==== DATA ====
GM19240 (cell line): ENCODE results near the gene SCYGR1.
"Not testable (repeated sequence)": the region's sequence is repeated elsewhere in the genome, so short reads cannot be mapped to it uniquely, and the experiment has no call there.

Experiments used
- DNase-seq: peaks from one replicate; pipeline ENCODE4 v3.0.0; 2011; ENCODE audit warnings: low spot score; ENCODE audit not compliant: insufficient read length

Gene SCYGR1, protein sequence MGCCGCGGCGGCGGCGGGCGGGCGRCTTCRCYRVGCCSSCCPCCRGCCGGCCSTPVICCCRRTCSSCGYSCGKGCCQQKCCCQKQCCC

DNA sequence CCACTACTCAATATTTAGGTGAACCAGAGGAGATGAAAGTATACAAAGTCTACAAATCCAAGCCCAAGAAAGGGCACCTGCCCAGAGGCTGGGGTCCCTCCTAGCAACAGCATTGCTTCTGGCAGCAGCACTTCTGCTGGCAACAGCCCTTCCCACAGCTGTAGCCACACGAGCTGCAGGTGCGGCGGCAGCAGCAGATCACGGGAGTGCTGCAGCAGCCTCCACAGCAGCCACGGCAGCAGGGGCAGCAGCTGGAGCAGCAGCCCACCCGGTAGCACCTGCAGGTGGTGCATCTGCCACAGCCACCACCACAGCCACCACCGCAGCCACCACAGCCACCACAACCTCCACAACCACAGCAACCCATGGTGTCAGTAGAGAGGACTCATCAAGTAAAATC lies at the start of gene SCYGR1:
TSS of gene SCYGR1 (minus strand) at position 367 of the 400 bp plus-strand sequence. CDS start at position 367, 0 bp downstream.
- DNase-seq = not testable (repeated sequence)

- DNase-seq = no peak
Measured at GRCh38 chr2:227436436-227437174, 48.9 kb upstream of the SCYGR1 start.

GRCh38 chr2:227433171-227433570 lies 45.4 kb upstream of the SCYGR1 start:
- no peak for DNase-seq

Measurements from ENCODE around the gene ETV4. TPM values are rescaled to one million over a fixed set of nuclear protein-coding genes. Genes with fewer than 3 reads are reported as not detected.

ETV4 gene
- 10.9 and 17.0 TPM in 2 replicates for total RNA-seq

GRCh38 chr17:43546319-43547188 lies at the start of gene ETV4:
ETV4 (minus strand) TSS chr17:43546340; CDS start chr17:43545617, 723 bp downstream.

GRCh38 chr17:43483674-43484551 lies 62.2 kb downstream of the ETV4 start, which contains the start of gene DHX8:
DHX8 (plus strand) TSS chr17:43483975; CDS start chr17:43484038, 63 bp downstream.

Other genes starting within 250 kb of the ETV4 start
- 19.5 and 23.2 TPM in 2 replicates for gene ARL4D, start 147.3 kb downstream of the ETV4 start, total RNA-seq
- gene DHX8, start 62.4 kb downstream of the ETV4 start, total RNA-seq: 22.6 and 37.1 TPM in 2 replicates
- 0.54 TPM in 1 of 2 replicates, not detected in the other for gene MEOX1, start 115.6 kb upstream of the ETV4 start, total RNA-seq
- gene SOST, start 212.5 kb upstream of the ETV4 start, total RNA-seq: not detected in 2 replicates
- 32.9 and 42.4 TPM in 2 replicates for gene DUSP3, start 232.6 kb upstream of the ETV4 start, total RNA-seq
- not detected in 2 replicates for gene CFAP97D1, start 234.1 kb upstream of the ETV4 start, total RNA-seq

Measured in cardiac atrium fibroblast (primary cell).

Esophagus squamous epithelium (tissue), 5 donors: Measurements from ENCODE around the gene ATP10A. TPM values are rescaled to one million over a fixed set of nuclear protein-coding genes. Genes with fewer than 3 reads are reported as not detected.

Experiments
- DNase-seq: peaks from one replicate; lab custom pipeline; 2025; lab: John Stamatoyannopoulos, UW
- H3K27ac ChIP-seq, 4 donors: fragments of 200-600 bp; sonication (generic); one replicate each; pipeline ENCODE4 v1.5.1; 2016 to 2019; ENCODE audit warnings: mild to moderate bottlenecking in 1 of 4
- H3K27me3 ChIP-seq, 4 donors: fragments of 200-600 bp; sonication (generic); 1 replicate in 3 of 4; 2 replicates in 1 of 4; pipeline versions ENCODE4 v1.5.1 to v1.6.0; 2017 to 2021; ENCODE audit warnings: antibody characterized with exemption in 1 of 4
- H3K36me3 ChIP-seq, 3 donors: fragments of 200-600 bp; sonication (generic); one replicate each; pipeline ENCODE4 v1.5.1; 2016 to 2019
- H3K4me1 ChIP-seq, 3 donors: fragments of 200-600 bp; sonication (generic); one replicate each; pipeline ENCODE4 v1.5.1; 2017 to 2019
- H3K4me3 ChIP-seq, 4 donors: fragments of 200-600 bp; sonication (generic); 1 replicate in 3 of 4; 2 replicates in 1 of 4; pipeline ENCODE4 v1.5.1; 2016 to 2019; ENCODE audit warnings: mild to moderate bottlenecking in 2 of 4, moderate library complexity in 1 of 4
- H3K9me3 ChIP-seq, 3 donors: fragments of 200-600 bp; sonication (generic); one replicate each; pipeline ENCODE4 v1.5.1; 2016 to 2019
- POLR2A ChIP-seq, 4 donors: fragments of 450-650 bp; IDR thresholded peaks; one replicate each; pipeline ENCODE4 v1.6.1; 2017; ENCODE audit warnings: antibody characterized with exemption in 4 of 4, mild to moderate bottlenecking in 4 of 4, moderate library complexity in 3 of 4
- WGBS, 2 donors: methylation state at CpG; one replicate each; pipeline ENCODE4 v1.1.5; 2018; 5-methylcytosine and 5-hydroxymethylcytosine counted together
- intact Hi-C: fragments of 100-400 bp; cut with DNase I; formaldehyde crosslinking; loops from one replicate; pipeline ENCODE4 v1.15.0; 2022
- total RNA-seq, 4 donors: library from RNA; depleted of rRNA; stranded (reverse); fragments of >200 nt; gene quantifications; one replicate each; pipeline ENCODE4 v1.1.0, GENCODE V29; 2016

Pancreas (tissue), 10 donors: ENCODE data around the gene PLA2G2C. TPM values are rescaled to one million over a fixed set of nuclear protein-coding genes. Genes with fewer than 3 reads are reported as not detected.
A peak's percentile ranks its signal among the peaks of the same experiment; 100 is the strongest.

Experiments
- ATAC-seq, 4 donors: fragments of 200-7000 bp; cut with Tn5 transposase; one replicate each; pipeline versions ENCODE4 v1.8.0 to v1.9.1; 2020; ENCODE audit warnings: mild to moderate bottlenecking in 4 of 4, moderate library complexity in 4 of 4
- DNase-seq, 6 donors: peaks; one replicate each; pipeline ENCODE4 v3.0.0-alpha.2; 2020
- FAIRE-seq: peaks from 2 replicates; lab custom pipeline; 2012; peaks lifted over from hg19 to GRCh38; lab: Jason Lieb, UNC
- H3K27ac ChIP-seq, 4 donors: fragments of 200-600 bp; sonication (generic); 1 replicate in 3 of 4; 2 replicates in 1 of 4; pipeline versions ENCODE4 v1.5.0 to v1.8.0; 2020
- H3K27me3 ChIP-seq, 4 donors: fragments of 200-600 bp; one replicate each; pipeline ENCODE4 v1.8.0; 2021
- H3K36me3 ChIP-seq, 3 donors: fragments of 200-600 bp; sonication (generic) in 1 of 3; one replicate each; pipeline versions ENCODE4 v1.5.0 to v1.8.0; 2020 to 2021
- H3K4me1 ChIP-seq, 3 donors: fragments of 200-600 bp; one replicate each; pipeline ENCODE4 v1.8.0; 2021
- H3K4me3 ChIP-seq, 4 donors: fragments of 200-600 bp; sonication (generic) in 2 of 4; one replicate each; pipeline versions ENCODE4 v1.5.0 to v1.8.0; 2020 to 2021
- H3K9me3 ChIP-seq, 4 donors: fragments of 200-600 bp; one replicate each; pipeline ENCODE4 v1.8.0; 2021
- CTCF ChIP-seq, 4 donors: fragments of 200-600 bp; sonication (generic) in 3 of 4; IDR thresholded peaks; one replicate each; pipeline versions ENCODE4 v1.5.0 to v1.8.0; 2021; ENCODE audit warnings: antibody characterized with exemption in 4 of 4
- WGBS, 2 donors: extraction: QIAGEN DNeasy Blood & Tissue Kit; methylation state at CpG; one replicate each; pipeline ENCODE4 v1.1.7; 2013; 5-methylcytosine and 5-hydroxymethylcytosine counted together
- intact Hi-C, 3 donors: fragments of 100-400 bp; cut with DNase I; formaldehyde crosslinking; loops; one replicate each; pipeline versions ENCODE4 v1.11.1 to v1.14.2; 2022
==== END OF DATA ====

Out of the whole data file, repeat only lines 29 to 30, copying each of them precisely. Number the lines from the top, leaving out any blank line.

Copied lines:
Experiments
- DNase-seq: peaks from one replicate; lab custom pipeline; 2025; lab: John Stamatoyannopoulos, UW